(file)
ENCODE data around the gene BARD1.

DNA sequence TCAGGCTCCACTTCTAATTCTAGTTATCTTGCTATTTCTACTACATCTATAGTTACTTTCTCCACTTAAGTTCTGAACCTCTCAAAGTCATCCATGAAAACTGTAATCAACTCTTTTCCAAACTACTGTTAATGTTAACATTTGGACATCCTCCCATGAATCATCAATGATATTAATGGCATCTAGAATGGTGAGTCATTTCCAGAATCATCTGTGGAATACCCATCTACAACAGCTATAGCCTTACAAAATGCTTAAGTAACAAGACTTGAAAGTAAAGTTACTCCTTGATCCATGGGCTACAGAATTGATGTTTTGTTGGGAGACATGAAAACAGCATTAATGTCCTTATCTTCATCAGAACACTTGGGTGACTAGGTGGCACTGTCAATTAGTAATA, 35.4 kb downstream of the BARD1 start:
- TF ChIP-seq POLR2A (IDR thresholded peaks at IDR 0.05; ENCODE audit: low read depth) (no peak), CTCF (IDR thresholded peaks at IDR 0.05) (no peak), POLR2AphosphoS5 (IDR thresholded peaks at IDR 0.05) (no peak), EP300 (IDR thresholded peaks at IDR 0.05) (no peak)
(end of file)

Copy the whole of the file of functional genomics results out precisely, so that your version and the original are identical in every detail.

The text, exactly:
ENCODE data around the gene BARD1.

DNA sequence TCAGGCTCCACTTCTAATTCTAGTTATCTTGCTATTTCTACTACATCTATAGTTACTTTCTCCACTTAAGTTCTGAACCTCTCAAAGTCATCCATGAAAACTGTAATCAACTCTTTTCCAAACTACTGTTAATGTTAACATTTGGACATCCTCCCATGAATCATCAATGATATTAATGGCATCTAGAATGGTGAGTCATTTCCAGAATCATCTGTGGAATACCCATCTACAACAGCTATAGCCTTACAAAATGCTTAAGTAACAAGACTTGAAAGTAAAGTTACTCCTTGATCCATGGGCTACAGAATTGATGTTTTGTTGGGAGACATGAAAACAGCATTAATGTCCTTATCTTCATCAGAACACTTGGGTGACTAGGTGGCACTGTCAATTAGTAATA, 35.4 kb downstream of the BARD1 start:
- TF ChIP-seq POLR2A (IDR thresholded peaks at IDR 0.05; ENCODE audit: low read depth) (no peak), CTCF (IDR thresholded peaks at IDR 0.05) (no peak), POLR2AphosphoS5 (IDR thresholded peaks at IDR 0.05) (no peak), EP300 (IDR thresholded peaks at IDR 0.05) (no peak)